Rihanna loves his work. Now learn how to market your videos and get sweet press like Adam Schleichkorn.
Adam Schleichkorn’s first name, Adam, must automatically mean he is cool. I mean, hello, Adam Rifkin. Adam Gertler. Adam’s. I love Adam’s. If your name is Adam, I probably fawn over anything you ever do.
But there are more reasons to love Adam S. He runs the crazy feline persona called Mylo the Cat and, between his day job hours, keeps the world entertained with viral videos.
On with Adam, shall we?
How do you think you got your last Muppets and Doug Funny lip sync videos to go viral so well?
For starters, I’ve been brainstorming the past two recent ones with Abraham Reisman of NY Magazine/Vulture, and it was 100 percent his idea to go with current chart-toppers, which was the right move. It of course also helps having them roll out the video to their massive audience… Having a big name like this behind my work is basically my dream come true, and it definitely helped, as a few media outlets who never wrote about me, now have written about these last two. I’ll also chalk up a little of this to my recent track record, and the insane amount of time and effort that I put into these projects.
If someone wants to get in the business of making viral videos – literally, as in making money off it – what should they do?
Ummm, they should choose another career! I work for an ad agency as the head of the video department and have several freelance clients as well, because I have no other choice. The money on Youtube is there for subscriber-based vlogs, and channels of that nature, while viral video creators really don’t share in the profits like typical “Youtube stars.”
How long does it take for someone to start seeing results if they’ve been putting videos out there and no one responds? Will some videos get responses in due time…and all people need to do is wait it out?
My first viral video was actually nine years ago. It was ahead of it’s time, people really didn’t understand what Youtube was at that point. I then consistently created videos for the last 9 years- some successful, but the vast majority were nowhere near the viral level. I’ve had people tell me to my face that I have no talent, girlfriends break up with me for having “no future”, and countless amounts of negative comments, but I stayed true to my vision, and it’s finally starting to pay off. It’s a very similar path as stand-up comics, in my opinion… You almost have to fail time and time again, to really see what works, and get to the next level. Of course, there are plenty of people who can achieve what I have in less than 9 years, but at this point, it’s very rare to see someone break through, without putting a tremendous amount of work in.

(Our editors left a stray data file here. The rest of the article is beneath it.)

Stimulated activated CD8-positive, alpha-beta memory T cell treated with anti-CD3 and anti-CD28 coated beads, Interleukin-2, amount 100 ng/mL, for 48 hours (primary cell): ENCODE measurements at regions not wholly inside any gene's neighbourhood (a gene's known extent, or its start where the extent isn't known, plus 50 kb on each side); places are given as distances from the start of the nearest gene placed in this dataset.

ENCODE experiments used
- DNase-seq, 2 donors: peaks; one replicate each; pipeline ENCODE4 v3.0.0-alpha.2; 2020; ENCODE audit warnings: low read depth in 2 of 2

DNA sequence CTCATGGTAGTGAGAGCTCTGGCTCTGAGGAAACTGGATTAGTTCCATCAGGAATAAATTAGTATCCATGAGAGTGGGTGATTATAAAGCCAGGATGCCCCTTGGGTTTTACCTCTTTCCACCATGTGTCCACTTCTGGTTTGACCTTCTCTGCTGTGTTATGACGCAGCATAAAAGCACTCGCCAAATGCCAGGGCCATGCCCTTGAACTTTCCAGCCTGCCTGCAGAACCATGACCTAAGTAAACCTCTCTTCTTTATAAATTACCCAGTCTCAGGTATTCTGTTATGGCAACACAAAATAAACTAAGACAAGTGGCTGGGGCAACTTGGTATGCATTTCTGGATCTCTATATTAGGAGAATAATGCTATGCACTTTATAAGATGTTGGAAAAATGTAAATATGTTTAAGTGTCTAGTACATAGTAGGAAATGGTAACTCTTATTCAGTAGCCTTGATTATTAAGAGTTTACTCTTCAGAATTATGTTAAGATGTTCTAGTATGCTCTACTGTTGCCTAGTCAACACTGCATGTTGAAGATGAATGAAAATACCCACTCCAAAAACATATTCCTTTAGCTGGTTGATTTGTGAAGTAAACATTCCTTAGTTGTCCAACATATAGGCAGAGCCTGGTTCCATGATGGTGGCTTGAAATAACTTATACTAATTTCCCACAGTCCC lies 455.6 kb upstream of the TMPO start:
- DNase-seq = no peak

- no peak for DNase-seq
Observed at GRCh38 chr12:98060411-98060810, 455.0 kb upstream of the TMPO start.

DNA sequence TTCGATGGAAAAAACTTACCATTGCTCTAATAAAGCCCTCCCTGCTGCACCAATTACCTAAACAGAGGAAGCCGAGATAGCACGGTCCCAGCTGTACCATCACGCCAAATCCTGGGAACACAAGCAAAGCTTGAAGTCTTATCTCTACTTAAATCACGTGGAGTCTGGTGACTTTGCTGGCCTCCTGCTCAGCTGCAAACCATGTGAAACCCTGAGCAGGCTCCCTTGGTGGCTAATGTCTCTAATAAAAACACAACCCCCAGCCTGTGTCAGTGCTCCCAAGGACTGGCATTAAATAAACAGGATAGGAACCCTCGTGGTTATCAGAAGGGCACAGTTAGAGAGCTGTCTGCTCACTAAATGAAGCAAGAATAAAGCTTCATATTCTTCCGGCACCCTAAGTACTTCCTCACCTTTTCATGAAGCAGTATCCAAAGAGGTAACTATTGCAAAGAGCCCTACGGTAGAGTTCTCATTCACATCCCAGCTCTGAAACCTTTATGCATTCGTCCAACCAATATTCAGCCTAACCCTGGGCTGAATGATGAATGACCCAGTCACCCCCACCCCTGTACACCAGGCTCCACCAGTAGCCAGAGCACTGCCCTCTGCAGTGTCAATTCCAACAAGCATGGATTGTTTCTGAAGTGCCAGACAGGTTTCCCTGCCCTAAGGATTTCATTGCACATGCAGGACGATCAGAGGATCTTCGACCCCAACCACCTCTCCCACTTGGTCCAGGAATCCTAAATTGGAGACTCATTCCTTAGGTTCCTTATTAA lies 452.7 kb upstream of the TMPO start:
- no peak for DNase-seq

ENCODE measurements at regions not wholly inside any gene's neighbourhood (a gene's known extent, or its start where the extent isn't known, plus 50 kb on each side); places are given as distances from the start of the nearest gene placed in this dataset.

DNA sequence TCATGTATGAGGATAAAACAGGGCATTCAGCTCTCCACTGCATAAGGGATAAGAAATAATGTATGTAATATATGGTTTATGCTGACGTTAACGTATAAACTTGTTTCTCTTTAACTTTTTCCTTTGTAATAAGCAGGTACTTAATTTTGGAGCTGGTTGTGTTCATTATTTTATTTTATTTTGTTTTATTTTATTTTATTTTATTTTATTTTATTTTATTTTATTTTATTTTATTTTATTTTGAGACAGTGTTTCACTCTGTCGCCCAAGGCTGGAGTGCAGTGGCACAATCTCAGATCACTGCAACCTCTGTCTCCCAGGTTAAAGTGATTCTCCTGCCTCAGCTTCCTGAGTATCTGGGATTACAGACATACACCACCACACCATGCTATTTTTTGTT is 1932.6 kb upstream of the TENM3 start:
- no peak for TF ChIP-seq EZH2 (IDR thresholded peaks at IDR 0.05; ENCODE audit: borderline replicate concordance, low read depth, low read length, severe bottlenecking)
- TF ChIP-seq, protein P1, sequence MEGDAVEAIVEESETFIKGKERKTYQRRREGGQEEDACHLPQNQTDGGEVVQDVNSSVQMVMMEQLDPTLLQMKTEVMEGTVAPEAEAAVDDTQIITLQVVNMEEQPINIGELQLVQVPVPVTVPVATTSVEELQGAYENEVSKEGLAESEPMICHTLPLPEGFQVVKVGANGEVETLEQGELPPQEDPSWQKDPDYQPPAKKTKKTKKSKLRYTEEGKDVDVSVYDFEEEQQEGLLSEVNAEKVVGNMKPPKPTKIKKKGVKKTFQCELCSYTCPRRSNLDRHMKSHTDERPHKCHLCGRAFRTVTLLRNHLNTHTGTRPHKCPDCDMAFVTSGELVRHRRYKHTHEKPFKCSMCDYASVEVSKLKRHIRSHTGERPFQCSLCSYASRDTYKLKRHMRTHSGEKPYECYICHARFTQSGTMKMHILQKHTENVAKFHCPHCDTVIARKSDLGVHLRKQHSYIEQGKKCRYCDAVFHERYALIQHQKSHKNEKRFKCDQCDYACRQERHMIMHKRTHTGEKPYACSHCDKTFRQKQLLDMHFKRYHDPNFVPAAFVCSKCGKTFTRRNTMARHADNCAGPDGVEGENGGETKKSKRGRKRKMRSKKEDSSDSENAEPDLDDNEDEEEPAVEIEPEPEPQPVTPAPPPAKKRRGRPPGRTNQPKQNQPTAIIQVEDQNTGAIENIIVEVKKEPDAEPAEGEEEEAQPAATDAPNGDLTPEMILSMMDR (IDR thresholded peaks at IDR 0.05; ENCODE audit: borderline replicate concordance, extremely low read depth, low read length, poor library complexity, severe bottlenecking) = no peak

Have you ever approached the media yourself about your videos or do they tend to find it on their own?
I’d say it’s about 70/30, the media usually doesn’t reach out, but nowadays I have more and more people contacting me. I used to send my videos to around 100 sites, to get them posted, but I’m now lucky enough to have a little following, which gets these videos spreading. I now only send them to 2 sites, LaughingSquid.com and TastefullyOffensive.com, both of which are the top spots for videos BEFORE they go viral. A lot of the big time sites go directly to these guys to see what’s buzzing. I also have a great relationship with the people at Digg, which is essentially the top spot for websites to find content.
Does it always matter if the videos don’t look very professionally made? Can they be casual?
I’ve never been too concerned about video quality, but I don’t think casual could really go viral. People respect videos that take time to make!
As far as someone’s social media and web presence, whether for a brand, new company or their own personality, what do you need to do to stand out so everything is not, as my uncle may say, done in vain? He was an overdramatic fellow at times when he argued with me over text messaging while alive. I love old people.
I honestly don’t know. I lean on my persona “Mylo the Cat,” which is definitely not for everyone. The concept behind that was that nobody is going to “like” or follow a page called “Adam Schlechkorn Video Editor,” so I ran with this character instead. It also allows me to create content in the form of pictures, text, etc., so I put out new stuff on a daily basis. I think that is essential, because there’s no way that I could put out a new video everyday. To stand out, I’d say just be yourself, the last thing the internet needs is another clone.
Do all things require time and lots of patience? How do I, as well as others out there, get patience so we may see the fruits of our hard labor online?
I’m not qualified to speak on why some people are more or less patient than others, some folks are just wired differently I guess. I’ve been editing video for 12 years, and I’ve come a long way. I’ve definitely thought about giving up several times over the years, but I kept moving forward. Again, I’m not saying that everyone will need 12 years to break through this industry, but be prepared to put some time in!